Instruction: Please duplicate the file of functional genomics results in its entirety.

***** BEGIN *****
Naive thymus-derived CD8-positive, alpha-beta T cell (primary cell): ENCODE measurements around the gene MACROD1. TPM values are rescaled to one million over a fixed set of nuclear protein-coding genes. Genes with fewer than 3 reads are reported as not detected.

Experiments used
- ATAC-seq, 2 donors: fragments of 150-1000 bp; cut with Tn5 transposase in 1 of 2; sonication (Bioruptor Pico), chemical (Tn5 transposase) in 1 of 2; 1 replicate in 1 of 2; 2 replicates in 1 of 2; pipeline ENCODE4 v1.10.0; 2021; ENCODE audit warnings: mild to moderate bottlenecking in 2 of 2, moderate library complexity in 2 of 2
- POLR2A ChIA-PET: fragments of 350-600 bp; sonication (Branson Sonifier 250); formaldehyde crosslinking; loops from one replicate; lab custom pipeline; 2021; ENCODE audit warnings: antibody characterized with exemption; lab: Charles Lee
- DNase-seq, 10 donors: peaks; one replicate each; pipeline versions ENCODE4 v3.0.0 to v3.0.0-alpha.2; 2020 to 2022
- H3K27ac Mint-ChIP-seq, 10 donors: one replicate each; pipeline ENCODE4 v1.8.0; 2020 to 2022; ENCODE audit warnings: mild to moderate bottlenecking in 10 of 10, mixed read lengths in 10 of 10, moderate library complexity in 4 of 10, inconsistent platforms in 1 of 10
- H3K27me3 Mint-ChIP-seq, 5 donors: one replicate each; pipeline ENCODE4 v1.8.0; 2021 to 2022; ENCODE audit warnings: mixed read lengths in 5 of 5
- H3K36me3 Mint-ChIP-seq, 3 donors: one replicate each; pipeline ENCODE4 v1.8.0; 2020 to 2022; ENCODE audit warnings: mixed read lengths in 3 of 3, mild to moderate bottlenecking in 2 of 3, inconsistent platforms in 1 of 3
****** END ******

Naive thymus-derived CD8-positive, alpha-beta T cell (primary cell): ENCODE measurements around the gene MACROD1. TPM values are rescaled to one million over a fixed set of nuclear protein-coding genes. Genes with fewer than 3 reads are reported as not detected.

Experiments used
- ATAC-seq, 2 donors: fragments of 150-1000 bp; cut with Tn5 transposase in 1 of 2; sonication (Bioruptor Pico), chemical (Tn5 transposase) in 1 of 2; 1 replicate in 1 of 2; 2 replicates in 1 of 2; pipeline ENCODE4 v1.10.0; 2021; ENCODE audit warnings: mild to moderate bottlenecking in 2 of 2, moderate library complexity in 2 of 2
- POLR2A ChIA-PET: fragments of 350-600 bp; sonication (Branson Sonifier 250); formaldehyde crosslinking; loops from one replicate; lab custom pipeline; 2021; ENCODE audit warnings: antibody characterized with exemption; lab: Charles Lee
- DNase-seq, 10 donors: peaks; one replicate each; pipeline versions ENCODE4 v3.0.0 to v3.0.0-alpha.2; 2020 to 2022
- H3K27ac Mint-ChIP-seq, 10 donors: one replicate each; pipeline ENCODE4 v1.8.0; 2020 to 2022; ENCODE audit warnings: mild to moderate bottlenecking in 10 of 10, mixed read lengths in 10 of 10, moderate library complexity in 4 of 10, inconsistent platforms in 1 of 10
- H3K27me3 Mint-ChIP-seq, 5 donors: one replicate each; pipeline ENCODE4 v1.8.0; 2021 to 2022; ENCODE audit warnings: mixed read lengths in 5 of 5
- H3K36me3 Mint-ChIP-seq, 3 donors: one replicate each; pipeline ENCODE4 v1.8.0; 2020 to 2022; ENCODE audit warnings: mixed read lengths in 3 of 3, mild to moderate bottlenecking in 2 of 3, inconsistent platforms in 1 of 3